It was still slightly sticky, gave it a good rinse with plain hot water, sauted onions and braised some pork chops in it. No sticking of the food, rinsed out easily and it's still coming along nicely. I'd like it to blacken up and get a bit smoother, but I'm happy with the progress.

At least from my experience with reseasoning old cast iron - and I've done it a lot, I have a pretty good collection - time and use just makes it better. I have tried all the oil combos you can think of, and the only thing I can really recommend is to use an oil that can take high heat and use at least two different types while seasoning, like peanut, lard, bacon or Crisco.
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Old 02-19-2014, 08:26 PM   #16
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I think that high heat is turning the oil you're using into a sticky gummed-up mess. I've never heard of that method to season a cast iron skillet. I can't figure out the lye method either, or the grinding wheel for that matter.
Maybe it's time to try Salt and Pepper's method just for the fun of it.
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Old 02-19-2014, 08:30 PM   #17
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Do not expect eggs to not stick after just a few rounds of seasoning. Eggs are one of the things that stick the most and seasoning does not work right away. You should season at least once before cooking anything and then after the initial seasoning start slowly by cooking foods with a high fat content (like bacon) a number of times. The more you cook foods like that the more it will reinforce your initial seasoning. Eventually, and you will know when, you will start to see and feel a chance in the pan and will be able to cook things with less fat.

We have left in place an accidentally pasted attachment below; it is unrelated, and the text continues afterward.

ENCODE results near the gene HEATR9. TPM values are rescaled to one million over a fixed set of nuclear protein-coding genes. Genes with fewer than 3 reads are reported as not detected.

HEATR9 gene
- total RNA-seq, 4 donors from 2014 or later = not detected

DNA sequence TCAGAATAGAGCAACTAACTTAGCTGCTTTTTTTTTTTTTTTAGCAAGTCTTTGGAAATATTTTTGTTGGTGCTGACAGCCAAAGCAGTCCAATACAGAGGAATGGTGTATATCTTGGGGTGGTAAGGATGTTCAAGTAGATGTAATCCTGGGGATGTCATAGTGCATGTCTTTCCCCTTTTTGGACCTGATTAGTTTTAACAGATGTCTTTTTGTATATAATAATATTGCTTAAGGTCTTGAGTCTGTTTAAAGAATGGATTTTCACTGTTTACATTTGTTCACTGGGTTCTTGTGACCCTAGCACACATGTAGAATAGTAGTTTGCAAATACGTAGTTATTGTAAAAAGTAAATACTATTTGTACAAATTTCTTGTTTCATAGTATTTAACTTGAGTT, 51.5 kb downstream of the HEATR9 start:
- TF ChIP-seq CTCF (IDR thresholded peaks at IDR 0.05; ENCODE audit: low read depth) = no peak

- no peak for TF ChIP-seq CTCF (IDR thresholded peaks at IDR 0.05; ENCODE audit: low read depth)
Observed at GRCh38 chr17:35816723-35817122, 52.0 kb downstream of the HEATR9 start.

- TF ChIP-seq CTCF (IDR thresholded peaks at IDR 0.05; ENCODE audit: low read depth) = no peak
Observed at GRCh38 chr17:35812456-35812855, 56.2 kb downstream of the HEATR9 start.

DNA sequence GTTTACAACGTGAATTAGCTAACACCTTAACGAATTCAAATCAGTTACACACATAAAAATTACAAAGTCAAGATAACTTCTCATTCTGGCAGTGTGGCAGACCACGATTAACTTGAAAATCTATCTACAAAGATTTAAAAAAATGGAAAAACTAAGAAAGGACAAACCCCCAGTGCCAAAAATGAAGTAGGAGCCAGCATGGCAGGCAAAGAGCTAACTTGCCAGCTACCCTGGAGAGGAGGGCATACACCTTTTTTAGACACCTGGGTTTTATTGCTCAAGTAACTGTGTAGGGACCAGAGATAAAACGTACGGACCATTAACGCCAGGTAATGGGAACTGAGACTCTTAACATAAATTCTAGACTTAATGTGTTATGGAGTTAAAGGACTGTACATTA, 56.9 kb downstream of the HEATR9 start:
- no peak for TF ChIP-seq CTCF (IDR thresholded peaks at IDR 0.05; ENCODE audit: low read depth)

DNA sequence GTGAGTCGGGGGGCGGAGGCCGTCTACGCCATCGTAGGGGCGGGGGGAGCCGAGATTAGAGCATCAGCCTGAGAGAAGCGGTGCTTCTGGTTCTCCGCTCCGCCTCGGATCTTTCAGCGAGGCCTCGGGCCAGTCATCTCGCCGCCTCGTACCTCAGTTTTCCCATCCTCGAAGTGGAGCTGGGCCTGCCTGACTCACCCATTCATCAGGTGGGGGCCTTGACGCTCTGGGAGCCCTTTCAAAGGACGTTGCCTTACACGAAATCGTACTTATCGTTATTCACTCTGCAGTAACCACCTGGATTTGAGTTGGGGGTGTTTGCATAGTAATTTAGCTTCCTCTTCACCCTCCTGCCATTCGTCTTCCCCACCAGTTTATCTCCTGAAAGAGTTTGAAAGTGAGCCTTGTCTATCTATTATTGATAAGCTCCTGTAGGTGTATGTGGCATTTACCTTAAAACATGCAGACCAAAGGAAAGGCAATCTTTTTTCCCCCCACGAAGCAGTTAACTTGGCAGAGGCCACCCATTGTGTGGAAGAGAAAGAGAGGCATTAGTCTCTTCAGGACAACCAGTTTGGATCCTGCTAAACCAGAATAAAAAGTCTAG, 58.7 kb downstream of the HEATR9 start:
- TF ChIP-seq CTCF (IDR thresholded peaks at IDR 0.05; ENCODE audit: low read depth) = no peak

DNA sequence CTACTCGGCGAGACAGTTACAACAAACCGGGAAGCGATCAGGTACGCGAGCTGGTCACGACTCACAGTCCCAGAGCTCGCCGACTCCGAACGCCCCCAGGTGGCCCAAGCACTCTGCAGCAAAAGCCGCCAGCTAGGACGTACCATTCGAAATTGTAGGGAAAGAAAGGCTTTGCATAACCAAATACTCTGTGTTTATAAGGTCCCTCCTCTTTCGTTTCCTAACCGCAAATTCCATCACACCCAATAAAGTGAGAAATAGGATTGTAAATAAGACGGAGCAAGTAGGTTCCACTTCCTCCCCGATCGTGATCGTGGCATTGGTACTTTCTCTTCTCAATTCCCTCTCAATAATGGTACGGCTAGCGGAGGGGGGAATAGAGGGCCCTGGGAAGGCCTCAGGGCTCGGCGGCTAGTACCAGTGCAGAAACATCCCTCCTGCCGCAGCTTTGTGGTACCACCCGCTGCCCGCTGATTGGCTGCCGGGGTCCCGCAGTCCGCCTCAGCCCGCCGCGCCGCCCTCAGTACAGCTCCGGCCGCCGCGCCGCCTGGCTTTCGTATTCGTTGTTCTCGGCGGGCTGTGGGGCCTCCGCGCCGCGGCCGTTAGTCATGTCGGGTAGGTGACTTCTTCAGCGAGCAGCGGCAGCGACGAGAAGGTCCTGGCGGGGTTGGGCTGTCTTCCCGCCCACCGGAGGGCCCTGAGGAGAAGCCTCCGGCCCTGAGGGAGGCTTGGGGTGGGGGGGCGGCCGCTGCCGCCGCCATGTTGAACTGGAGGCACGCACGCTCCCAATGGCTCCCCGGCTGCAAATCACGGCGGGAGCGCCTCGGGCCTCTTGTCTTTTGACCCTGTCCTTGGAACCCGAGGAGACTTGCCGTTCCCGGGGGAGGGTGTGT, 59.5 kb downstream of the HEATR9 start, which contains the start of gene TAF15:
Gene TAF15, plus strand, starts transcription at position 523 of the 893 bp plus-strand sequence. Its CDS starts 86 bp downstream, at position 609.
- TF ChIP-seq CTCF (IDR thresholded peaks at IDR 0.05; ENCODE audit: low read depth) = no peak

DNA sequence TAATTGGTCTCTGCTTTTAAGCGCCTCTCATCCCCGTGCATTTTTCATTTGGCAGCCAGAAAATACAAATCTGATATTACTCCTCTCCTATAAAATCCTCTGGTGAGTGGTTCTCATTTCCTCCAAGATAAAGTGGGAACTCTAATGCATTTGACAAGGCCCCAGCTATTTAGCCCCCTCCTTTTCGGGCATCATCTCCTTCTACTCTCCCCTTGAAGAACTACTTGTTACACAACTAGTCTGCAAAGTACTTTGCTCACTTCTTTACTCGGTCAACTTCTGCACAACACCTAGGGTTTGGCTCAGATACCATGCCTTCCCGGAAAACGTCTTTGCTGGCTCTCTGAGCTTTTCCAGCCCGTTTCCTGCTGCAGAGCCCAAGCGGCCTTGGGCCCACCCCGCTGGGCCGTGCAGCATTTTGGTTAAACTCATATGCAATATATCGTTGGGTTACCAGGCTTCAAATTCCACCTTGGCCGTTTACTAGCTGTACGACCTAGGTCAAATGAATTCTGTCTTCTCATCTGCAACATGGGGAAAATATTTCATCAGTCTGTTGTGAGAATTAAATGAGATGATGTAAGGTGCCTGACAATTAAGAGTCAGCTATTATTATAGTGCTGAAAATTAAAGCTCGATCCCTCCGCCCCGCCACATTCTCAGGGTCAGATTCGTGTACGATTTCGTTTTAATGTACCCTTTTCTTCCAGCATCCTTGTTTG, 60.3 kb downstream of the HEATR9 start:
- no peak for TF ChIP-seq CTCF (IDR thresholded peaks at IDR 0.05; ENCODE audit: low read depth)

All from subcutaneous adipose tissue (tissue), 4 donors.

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Old 02-20-2014, 04:22 PM   #18
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When you consider the repeated time and money you spent on electricity, doesn't it almost start to approach the price of a brand new Lodge preseasoned skillet?
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Old 02-20-2014, 08:40 PM   #19
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When you consider the repeated time and money you spent on electricity, doesn't it almost start to approach the price of a brand new Lodge preseasoned skillet?
That would depend on the pan. If I were to happen upon a neglected Griswold, or older Wagner CI pan, I would say that restoring it would be the thing to do, as those pans were so well made. The new, preseasoned Lodge pan is well made too, but is substantially heavier, and not finished nearly as well. The cooking surface is very grainy on Lodge pans, while very smooth on the Griswold and Wagner pans.

I have to admit though, that properly seasoned, each brand has it's high and low points. but isn't it that way with everything?

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Old 02-21-2014, 04:53 AM   #20
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That would depend on the pan. If I were to happen upon a neglected Griswold, or older Wagner CI pan, I would say that restoring it would be the thing to do, as those pans were so well made. The new, preseasoned Lodge pan is well made too, but is substantially heavier, and not finished nearly as well. The cooking surface is very grainy on Lodge pans, while very smooth on the Griswold and Wagner pans.

I have to admit though, that properly seasoned, each brand has it's high and low points. but isn't it that way with everything?

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I agree!

Some of my old CI pans are smooth as glass, virtually nonstick, others need a little more experience.